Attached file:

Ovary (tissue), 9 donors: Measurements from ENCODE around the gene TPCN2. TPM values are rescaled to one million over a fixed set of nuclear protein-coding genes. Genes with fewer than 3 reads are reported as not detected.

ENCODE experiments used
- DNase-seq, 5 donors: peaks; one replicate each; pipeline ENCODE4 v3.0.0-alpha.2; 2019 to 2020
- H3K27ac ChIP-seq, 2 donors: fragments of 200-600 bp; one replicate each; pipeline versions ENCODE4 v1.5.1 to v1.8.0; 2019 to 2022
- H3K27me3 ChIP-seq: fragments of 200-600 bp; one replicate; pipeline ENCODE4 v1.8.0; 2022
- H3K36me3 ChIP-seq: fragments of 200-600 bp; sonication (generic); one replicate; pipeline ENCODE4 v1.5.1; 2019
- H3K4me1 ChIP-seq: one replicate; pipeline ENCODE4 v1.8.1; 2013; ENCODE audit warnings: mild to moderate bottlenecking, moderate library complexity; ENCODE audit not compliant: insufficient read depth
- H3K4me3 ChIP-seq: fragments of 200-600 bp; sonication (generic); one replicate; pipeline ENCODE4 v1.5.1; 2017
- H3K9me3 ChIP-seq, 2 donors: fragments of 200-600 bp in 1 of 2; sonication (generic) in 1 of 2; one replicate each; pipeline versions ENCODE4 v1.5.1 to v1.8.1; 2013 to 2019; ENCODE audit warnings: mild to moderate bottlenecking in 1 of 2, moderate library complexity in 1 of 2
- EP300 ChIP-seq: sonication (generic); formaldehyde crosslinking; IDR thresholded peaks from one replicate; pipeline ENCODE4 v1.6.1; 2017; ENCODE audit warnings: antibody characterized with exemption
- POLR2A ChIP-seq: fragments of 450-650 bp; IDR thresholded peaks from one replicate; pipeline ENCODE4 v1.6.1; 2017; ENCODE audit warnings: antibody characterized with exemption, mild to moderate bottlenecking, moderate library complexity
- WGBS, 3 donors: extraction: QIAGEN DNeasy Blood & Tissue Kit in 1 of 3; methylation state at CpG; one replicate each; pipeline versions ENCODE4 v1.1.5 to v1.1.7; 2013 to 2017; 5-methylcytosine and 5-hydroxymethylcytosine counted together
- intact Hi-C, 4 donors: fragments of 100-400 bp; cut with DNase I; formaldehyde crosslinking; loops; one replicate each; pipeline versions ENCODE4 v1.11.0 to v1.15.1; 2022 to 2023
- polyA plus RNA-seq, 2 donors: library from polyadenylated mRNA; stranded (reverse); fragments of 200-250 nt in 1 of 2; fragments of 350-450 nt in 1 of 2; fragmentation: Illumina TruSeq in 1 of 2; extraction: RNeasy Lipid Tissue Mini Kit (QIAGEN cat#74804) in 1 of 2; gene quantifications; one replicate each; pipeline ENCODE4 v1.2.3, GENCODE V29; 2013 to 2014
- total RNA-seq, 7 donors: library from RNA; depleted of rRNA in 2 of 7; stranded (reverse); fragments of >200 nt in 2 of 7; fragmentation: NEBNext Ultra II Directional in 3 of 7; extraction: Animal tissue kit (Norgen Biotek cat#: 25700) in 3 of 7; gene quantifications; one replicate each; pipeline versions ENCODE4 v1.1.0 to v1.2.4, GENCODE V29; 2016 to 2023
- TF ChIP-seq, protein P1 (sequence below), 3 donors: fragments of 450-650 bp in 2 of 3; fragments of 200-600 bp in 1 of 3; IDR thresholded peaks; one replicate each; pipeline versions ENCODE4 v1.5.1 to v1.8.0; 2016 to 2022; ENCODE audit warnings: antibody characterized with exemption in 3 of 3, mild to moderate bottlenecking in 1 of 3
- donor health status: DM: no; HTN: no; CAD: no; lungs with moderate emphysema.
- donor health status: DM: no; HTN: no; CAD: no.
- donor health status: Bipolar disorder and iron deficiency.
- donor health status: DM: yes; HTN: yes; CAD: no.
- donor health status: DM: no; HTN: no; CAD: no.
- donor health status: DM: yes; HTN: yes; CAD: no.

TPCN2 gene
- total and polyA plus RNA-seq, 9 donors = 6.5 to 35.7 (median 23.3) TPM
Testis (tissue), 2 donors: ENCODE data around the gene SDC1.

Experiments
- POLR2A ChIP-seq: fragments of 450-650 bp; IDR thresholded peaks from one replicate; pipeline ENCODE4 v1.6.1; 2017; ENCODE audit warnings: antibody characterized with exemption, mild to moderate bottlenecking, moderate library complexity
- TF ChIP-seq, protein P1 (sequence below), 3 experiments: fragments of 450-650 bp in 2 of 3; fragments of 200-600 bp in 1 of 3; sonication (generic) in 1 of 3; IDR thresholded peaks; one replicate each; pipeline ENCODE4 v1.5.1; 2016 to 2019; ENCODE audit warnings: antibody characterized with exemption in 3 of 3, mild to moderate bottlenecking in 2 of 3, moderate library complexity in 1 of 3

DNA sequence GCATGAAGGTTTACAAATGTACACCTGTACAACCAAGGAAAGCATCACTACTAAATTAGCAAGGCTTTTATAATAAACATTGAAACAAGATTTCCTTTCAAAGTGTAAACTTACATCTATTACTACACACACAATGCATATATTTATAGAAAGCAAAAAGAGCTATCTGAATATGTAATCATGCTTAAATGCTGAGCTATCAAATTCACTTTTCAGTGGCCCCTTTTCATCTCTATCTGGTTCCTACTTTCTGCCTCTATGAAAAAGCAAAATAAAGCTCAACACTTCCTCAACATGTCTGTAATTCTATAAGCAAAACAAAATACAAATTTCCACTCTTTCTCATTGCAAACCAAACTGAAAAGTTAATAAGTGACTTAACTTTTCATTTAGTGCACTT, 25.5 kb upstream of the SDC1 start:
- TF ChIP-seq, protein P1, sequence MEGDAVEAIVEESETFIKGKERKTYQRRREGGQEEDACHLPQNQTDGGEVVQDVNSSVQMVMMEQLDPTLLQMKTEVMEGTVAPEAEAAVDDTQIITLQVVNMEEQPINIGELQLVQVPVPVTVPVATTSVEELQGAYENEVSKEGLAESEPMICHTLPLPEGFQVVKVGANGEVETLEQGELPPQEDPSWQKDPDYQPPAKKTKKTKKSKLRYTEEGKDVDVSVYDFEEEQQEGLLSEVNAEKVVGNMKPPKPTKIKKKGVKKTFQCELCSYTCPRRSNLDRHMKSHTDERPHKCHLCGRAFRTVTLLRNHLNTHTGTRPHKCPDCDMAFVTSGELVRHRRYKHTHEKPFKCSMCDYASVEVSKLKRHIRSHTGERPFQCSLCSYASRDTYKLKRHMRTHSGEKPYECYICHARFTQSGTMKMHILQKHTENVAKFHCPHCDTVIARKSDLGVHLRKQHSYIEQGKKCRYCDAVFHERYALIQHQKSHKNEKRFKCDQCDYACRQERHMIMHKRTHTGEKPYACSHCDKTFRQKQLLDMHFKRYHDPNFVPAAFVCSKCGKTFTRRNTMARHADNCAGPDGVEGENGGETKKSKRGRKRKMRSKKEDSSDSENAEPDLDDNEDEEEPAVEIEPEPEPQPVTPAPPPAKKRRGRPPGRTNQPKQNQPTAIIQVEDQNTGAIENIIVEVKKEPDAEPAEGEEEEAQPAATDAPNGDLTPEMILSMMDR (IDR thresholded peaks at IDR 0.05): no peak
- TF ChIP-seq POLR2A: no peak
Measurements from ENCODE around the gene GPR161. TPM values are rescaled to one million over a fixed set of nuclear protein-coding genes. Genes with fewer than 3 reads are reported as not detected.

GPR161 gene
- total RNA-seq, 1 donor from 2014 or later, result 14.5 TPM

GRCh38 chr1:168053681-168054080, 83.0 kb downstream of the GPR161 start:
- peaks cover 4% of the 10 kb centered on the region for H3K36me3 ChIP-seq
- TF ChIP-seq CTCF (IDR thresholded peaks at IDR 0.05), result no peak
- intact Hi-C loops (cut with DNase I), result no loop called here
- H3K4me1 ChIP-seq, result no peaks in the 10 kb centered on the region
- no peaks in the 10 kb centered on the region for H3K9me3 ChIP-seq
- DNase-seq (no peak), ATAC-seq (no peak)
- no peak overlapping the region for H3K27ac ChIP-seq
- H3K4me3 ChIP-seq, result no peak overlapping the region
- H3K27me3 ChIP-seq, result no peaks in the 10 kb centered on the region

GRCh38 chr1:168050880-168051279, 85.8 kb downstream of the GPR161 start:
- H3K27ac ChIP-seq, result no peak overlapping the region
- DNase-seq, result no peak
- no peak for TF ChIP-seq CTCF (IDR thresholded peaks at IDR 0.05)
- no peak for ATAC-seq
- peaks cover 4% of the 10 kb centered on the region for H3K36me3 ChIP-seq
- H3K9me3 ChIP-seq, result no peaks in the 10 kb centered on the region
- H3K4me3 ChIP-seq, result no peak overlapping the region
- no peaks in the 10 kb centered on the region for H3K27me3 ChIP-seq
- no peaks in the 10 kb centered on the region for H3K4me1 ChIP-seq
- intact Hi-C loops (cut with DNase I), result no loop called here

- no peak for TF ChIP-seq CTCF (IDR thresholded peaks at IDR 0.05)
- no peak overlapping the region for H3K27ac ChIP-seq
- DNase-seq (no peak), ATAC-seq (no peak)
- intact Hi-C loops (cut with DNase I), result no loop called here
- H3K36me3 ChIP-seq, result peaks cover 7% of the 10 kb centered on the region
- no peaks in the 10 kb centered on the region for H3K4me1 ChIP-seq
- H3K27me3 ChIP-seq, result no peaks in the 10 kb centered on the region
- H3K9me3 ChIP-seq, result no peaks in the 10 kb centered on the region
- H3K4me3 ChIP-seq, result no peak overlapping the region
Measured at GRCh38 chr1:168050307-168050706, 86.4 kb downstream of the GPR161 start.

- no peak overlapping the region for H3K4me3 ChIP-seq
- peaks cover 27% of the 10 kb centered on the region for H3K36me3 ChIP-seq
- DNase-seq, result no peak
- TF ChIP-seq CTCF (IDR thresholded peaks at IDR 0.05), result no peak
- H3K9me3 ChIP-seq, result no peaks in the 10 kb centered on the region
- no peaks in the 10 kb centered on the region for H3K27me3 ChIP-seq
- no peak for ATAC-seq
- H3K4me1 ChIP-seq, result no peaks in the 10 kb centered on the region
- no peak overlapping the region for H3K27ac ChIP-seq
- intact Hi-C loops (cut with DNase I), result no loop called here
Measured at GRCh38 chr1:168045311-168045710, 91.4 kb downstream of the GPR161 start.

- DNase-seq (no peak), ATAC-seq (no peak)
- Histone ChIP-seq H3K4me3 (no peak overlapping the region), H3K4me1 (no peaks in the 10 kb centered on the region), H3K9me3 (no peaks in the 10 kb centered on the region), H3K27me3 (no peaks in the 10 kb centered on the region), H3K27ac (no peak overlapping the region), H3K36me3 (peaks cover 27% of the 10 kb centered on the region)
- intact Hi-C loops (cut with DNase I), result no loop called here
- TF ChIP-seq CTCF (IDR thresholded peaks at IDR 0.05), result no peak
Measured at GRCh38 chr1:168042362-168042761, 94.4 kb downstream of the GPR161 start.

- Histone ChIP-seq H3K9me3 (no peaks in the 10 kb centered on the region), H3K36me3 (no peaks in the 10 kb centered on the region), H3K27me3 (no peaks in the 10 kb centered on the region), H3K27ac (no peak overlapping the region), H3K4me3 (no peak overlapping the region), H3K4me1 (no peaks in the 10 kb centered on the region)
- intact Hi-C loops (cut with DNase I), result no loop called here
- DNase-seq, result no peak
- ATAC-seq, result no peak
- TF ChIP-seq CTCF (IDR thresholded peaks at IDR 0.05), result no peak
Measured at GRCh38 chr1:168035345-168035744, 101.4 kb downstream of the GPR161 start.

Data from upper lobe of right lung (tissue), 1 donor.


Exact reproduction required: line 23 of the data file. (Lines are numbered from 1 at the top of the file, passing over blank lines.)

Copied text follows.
TPCN2 gene